Rudy Royston Trio generates seismic shift in progressive jazz
Rudy Royston - Topic

Drummer Rudy Royston and his Rise Of Orion trio stress jazz in the best way. Released two months ago on trumpeter Dave Douglas’ Greenleaf Records, Rise Of Orion’s 13 tracks jump around on seismic shifts as only a drumming bandleader can cook up.

Rise Of Orion features his own material on all but two of the tracks — “Dido’s Lament” by Henry Purcell and “Make A Smile For Me,” a Bill Withers tune.

The New York-based, first-call sideman’s known for beating the band as an accompanist for the heralded likes of Douglas, guitarist Bill Frisell, saxophonists Branford Marsalis, Ravi Coltrane, J.D. Allen, and Rudresh Mahanthappa.

On his second major album as a bandleader, Royston’s grouped with bassist Yasushi Nakamura and Jon Irabagon, winner of the 2008 Thelonious Monk Saxophone Competition. Both are in his trio for very good reasons.

“I chose Yasushi… and Jon… for this project, because of their understanding and style expressing music, their interpretations of emotional and human qualities,” Royston explained in a press release from Two for the Show Media. “In this music, Yasushi and Jon are bold, groovy, adventuresome and aggressive players. Whether expressing that style in gentle or robust ways, this trio is always candid and audacious.”

Candid and audacious describe the over-arching force of this sophomore album, a follow-up to the critically acclaimed Royston debut, 303, referencing the area code of Denver, where he grew up.

Rise Of Orion’s also a bit of a departure from the first album’s array of instrumentation — drums, two basses, two horns, piano, guitar, the whole nine yards — in a septet, earning him notice from DownBeat, All About Jazz, and CriticalJazz.com.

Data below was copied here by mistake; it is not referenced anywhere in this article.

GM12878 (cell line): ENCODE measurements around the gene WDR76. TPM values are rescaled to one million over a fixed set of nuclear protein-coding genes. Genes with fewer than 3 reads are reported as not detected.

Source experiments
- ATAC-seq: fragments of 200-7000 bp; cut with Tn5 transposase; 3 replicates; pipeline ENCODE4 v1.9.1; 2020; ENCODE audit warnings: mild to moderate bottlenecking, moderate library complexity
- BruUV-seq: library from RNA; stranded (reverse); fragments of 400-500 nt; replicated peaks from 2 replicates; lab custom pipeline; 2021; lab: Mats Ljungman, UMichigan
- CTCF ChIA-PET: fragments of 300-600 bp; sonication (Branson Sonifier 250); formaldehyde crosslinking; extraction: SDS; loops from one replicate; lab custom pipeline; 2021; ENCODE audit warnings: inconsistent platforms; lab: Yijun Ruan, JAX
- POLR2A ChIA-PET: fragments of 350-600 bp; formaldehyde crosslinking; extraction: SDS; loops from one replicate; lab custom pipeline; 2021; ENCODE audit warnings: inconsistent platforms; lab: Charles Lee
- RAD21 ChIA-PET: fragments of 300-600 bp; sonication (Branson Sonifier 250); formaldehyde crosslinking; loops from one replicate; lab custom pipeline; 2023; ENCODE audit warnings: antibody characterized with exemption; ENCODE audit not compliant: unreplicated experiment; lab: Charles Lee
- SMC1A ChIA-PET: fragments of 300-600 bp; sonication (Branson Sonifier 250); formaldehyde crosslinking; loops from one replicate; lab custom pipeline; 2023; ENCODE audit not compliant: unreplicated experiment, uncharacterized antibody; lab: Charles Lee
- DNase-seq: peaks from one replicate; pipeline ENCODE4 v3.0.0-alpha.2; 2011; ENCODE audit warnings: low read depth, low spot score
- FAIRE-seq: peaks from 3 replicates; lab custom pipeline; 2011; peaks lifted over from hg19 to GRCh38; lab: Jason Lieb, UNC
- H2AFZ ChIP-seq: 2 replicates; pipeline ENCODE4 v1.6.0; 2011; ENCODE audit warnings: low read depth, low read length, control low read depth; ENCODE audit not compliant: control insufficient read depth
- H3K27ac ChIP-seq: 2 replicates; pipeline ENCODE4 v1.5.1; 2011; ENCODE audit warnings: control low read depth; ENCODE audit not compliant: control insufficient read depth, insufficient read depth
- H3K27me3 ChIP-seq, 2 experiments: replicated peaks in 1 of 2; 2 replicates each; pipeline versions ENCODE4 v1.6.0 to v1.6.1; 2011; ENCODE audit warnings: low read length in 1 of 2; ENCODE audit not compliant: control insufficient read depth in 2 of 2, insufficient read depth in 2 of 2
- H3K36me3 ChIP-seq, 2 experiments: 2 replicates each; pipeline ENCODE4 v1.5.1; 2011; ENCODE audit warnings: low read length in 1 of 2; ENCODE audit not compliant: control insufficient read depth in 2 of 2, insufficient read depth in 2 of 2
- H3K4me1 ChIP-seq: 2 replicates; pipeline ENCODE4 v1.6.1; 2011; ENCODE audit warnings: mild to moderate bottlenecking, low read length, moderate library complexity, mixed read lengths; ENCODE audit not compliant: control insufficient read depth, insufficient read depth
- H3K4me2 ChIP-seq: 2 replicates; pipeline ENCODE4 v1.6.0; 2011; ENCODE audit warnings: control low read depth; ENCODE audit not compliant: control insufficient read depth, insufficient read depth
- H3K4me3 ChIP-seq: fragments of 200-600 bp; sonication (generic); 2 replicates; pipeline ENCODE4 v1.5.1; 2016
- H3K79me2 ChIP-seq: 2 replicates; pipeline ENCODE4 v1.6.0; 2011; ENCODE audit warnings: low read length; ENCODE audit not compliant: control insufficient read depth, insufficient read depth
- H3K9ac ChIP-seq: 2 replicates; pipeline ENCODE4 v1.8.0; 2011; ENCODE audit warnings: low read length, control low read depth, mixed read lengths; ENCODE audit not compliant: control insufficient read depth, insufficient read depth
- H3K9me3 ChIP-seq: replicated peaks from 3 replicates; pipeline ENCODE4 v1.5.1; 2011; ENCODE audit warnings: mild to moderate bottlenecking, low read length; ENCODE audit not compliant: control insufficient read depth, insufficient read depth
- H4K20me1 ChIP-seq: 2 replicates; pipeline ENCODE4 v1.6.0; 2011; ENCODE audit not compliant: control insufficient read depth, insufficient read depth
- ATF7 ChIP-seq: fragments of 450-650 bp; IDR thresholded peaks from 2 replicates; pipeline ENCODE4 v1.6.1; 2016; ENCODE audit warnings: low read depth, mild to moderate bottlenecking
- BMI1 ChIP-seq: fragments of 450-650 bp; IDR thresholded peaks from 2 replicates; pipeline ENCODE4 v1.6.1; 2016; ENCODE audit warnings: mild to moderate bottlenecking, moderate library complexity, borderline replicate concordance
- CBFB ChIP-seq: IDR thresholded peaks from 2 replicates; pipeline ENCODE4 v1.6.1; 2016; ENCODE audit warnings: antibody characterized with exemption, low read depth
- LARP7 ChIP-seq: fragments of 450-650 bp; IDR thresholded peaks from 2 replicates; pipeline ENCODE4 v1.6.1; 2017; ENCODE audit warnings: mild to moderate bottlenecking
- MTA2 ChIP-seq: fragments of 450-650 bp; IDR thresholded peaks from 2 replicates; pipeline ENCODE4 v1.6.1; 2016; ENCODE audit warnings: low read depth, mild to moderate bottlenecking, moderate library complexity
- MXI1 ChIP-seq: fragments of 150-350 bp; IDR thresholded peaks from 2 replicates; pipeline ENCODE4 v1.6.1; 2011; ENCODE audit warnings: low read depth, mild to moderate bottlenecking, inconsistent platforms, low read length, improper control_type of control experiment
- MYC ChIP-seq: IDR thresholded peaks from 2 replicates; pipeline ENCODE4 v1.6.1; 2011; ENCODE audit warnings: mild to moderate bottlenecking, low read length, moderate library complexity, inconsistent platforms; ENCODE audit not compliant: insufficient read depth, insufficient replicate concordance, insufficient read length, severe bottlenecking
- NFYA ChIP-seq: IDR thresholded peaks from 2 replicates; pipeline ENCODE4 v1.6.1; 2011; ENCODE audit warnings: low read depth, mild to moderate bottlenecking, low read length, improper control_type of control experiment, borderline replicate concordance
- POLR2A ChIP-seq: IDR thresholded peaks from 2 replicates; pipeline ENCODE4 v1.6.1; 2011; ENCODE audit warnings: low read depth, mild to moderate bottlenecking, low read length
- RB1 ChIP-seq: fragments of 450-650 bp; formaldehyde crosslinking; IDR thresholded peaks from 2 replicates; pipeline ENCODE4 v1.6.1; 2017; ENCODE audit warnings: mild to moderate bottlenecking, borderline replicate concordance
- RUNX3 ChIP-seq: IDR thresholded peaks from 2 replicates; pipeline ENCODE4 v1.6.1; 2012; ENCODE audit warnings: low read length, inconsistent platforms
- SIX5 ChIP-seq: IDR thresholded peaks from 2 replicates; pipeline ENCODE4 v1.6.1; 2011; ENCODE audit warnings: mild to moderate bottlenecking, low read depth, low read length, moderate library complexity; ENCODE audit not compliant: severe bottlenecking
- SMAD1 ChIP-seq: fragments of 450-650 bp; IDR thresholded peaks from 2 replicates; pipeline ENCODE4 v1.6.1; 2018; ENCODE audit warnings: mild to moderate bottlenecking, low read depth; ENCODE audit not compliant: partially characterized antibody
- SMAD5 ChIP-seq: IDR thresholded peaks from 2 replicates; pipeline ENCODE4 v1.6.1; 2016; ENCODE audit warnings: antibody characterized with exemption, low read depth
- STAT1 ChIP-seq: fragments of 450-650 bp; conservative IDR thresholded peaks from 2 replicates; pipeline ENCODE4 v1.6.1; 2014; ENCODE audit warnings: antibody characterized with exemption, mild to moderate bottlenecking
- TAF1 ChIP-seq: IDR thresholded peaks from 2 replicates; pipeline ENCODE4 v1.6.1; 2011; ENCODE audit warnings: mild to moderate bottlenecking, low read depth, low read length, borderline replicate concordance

Nothing on this new album’s taken for granted. The trio makes mincemeat of its hooks, especially on Irabagon’s hypnotic war cry in “Kolbe…” (inspired by Royston’s LEGO-playing, melody-making son) — well into the progressive side of jazz.

Irabagon keeps his snakey hooks on repeat, but in the unraveling stage, in the title track, as Royston builds a bomb of percussive weight, splintering off for emphasis, and bassist Nakamura slides in measured warmth as a pianist might.

The progressive jazz trio attacks the music with gusto, each musician throwing his weight around. At times, there seems to be too many eruptions and not enough weight.

Then, Royston shows he can be Zen, slowing the whirlwind down to a near stop on his somber, spacious, poem of a cover of “Make A Smile For Me.”

Interestingly, his background drumming choices, together with Nakamura’s bass, evoke a traditional Japanese Shamisen string and Taiko drum vibe, as Irabagon squeezes high notes out of his sax in a definite Americanized genre somewhere between post-bop and smooth jazz.

In this piece, the sax, drums, and bass lay out distinctive narratives as might be displayed on a three-fold art-and-word haiku, of the ancient and the new.

“Sister Mother Clara” also takes a break from the restless activity of covering every bit of ground, in favor of focusing on a few pertinent matters from the shadows of things, the spirit of the physicality, the feeling a person imbues to a given situation or blessing.

In this case, it’s personal, because “Sister Mother Clara” is none other than Royston’s mother, a “beautiful, gentle, humble,” strong soul the trio captures impeccably.

Nakamura’s almost dancing with Irabagon here — string to metal as the saxophonist relentlessly pursues the enchantment of the music this subject stirs up, her aural frequency.

The trio “is designed to address events within, the dimension of activity just beneath our exterior façade. The music speaks to our humanness, our emotions, small qualities inside the milieu of the larger picture. The compositions themselves are written and named so to pay tribute to indwelling qualities that are innate to us as human beings,” Royston added.